This Father’s Day story is the perfect fit because it nails the father-son dynamic in the car hobby.

Fathers play a huge role in their son’s lives and they are arguably the biggest influence in how their sons will evolve in life.

A pair of 2003 Mercury Marauders is an unlikely starting point for this Father’s Day story but they are a big part of how and why a father-son connected over these two cars.


Joe Szabo is the proud owner of a 2003 Mercury Marauder. He bought his Marauder in 2010—six months before his dad (Joe Sr.), bought his 2003 Marauder. They both agreed the stock form of their Marauders was a little too tame for the Szabo family so the factory 4.6 liter V-8 was dumped in favor of a 2004 Mustang Terminator.

Bear in mind, the factory version of a 2003 Marauder was a decent performance package on its own. It borrowed pieces from the police package Crown Victoria so it stopped, turned and accelerated like no other 2003 full-sized Mercury.    

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Joe Jr. explained how the factory supercharged Terminator had more stout internals and that was a big factor because the Szabos wanted to up the game on these 390-horse V-8s.  Joe Sr. took his Marauder to another level with an all-torque supercharger system that has 3 fuel pumps to handle the demand. Joe Sr. was reluctant to put a horsepower number on his 4.6 DOHC V-8 but he admitted it “was a lot”.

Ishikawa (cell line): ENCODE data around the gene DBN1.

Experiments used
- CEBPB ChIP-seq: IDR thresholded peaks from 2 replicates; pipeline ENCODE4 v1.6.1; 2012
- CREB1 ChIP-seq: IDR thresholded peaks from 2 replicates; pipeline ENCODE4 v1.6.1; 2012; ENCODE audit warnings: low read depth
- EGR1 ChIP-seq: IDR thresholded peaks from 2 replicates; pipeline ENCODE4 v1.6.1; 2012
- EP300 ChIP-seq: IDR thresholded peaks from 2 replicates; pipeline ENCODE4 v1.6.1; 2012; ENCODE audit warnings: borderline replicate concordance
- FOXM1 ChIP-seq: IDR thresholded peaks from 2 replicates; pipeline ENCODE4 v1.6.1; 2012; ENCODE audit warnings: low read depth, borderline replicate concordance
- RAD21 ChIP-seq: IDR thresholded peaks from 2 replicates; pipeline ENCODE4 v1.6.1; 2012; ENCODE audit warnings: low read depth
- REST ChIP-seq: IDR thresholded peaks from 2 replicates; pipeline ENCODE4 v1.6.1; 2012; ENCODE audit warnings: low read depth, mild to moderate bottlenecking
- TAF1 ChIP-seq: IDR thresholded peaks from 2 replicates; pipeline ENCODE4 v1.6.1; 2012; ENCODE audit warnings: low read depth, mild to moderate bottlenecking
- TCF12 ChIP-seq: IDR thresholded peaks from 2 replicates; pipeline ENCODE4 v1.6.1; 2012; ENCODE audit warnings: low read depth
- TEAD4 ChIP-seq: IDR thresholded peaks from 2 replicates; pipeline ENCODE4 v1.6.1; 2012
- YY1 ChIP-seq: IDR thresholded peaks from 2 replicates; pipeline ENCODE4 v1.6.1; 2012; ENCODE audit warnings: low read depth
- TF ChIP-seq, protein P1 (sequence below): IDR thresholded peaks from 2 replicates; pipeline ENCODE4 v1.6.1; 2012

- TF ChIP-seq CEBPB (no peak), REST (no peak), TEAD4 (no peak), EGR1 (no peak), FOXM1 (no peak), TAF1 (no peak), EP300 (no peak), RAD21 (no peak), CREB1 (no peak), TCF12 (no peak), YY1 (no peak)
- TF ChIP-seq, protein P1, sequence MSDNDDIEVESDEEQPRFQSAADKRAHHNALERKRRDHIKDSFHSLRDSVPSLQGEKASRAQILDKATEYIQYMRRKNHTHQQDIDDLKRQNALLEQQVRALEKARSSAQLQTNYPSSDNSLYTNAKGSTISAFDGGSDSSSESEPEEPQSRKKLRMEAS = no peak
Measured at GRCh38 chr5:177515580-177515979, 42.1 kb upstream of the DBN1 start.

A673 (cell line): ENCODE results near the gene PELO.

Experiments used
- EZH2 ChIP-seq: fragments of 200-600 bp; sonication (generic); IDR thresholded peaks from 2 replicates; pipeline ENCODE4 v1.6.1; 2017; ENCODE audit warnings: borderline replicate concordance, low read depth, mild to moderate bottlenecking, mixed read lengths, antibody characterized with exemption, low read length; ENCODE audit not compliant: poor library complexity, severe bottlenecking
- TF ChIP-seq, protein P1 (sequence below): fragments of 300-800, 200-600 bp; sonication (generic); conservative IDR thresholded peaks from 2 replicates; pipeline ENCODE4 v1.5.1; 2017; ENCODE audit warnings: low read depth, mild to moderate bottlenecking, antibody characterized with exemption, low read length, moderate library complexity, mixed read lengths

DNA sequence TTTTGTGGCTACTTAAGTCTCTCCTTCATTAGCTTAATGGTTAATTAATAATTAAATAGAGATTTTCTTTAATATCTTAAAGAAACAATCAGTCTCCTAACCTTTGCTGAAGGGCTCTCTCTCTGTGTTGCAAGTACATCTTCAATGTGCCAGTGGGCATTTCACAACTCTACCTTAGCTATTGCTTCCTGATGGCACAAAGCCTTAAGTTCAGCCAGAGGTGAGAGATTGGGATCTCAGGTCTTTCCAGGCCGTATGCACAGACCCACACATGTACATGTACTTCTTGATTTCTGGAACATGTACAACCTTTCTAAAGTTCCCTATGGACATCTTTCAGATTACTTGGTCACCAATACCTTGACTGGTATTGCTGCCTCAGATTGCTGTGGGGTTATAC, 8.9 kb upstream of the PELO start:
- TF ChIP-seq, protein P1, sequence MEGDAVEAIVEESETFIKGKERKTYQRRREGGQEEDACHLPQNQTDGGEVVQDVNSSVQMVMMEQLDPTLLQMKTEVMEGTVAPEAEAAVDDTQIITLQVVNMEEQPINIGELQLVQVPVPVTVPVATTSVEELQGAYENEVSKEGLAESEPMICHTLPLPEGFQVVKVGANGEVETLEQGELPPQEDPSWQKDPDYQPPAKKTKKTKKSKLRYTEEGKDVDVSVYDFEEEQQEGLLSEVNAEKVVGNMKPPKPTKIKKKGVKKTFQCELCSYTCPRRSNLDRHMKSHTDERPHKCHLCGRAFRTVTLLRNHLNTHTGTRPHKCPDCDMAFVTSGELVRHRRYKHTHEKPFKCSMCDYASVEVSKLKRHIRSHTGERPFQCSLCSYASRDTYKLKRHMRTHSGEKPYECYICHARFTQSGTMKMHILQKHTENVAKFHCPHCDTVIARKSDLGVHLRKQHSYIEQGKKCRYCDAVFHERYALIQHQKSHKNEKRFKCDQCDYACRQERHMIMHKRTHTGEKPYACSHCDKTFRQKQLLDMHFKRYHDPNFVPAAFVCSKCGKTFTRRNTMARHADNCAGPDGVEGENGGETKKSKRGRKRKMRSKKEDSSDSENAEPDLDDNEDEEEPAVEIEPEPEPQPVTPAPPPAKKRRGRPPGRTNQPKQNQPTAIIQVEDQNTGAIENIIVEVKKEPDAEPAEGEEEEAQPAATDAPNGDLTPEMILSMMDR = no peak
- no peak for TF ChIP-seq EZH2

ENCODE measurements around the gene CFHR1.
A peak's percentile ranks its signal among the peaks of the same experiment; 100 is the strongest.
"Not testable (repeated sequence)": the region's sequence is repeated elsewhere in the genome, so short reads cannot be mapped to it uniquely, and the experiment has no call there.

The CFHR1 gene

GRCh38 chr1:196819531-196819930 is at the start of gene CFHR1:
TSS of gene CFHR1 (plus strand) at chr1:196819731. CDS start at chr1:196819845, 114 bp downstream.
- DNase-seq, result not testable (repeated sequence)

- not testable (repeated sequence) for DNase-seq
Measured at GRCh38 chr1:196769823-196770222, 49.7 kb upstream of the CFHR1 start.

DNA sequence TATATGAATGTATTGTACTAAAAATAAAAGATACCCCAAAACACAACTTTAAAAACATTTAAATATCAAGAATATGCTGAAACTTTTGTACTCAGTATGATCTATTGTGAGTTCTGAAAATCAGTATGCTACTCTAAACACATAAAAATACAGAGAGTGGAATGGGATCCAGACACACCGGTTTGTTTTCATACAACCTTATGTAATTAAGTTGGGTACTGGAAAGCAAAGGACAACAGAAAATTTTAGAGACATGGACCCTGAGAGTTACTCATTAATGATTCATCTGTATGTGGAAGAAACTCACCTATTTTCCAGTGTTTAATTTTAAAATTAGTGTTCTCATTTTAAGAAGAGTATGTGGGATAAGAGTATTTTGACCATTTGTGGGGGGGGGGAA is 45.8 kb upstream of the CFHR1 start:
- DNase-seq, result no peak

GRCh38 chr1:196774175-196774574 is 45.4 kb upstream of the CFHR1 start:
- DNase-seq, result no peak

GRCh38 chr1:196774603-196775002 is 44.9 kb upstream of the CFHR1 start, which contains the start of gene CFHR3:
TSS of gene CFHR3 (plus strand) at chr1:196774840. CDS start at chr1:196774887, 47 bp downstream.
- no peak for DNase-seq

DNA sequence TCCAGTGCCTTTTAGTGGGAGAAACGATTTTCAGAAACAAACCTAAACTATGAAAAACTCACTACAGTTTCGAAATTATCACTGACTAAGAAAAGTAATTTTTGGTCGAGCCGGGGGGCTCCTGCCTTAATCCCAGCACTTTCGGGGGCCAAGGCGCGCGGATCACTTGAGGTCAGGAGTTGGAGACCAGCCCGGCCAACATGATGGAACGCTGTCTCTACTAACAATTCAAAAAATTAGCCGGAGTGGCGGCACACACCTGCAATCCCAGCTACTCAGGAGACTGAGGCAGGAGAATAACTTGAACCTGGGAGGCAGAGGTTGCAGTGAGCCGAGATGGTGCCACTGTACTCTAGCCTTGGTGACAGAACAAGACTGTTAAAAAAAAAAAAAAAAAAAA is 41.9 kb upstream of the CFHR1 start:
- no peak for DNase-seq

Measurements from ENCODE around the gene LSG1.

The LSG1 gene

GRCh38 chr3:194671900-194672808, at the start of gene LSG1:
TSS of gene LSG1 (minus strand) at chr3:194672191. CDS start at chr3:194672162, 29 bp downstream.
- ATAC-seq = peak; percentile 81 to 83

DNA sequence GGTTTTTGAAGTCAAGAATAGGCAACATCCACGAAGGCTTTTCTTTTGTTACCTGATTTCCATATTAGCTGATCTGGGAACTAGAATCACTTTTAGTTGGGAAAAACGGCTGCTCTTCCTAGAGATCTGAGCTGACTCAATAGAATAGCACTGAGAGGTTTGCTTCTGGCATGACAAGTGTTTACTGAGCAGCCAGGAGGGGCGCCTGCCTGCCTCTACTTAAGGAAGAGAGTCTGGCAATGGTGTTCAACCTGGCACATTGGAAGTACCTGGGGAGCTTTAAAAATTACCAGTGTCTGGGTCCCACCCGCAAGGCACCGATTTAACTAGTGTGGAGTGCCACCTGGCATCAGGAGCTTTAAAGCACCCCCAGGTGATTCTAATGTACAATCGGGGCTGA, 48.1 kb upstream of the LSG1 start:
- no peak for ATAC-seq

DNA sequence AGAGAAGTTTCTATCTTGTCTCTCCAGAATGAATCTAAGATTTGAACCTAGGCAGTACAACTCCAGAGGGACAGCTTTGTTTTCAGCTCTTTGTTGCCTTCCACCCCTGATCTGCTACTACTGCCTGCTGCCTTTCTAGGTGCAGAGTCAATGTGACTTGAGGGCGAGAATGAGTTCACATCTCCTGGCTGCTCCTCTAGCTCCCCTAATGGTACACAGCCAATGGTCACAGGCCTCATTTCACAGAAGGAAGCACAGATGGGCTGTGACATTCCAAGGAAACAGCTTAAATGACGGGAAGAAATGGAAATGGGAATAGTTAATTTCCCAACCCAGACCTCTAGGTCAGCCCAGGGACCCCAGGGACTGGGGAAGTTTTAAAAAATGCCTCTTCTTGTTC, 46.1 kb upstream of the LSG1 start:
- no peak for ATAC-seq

The process took 4 ½ years but Joe Sr. has plans to take the supercharged cammer to another level with a supercharger that will double the volume and take the fuel pump from 23 to 28 psi—Joe was reluctant (again) to talk numbers but he did admit horsepower would be “pretty insane”.   

Joe Sr. also did a big upgrade under the car so now it has better brakes and suspension because he believes a car should handle as well as it accelerates. The car also has six radiators for the various systems in the car because heat is a factor and the high-tech computer senses when things get warm so it adjusts. An unexpected stop by the highway convinced Joe Sr. to offset that computer compensation and he’s an electrician so Joe custom designed the wiring for his numerous modifications in the fuel delivery system (including an alcohol cooling setup) .     

Joe Jr.’s 2003 Marauder is a milder version of his dad’s car. Mild is a relative term because his DOHC 4.6 also has an upgraded supercharger and it’s a beast too. Joe Jr. explained how they spend “every winter working on their cars together” because these cars never see bad weather.

The Szabos spend the car show season on the road because that’s why they built these cars. They love the road feel of their big Panther platform sedans. Joe Jr. said he talked to a number of police officers who really appreciated the Crown Vic on the job.

Their Marauders are the ultimate stealth cars because they sound pretty tame and they look pretty tame but Joe Sr. said they are “a nightmare on the street”—as a more than a few tuner car drivers have discovered. He’s ambushed a number of them with his sedate Grandpa’s car—so has Joe Jr.

The Szabos took two unusual 21st century muscle cars and put a father-son stamp on them that took the two Marauders to the next level—but more importantly—it took their personal relationship to the next level.      

By: Jerry Sutherland

Jerry Sutherland is a veteran automotive writer with a primary focus on the collector car hobby. His work has been published in many outlets and publications, including the National Post, Calgary Herald, Edmonton Journal, Ottawa Citizen, Montreal Gazette, Saskatoon StarPhoenix, Regina Leader-Post,  Vancouver Sun and The Truth About Cars. He is also a regular contributor to Auto Roundup Publications.

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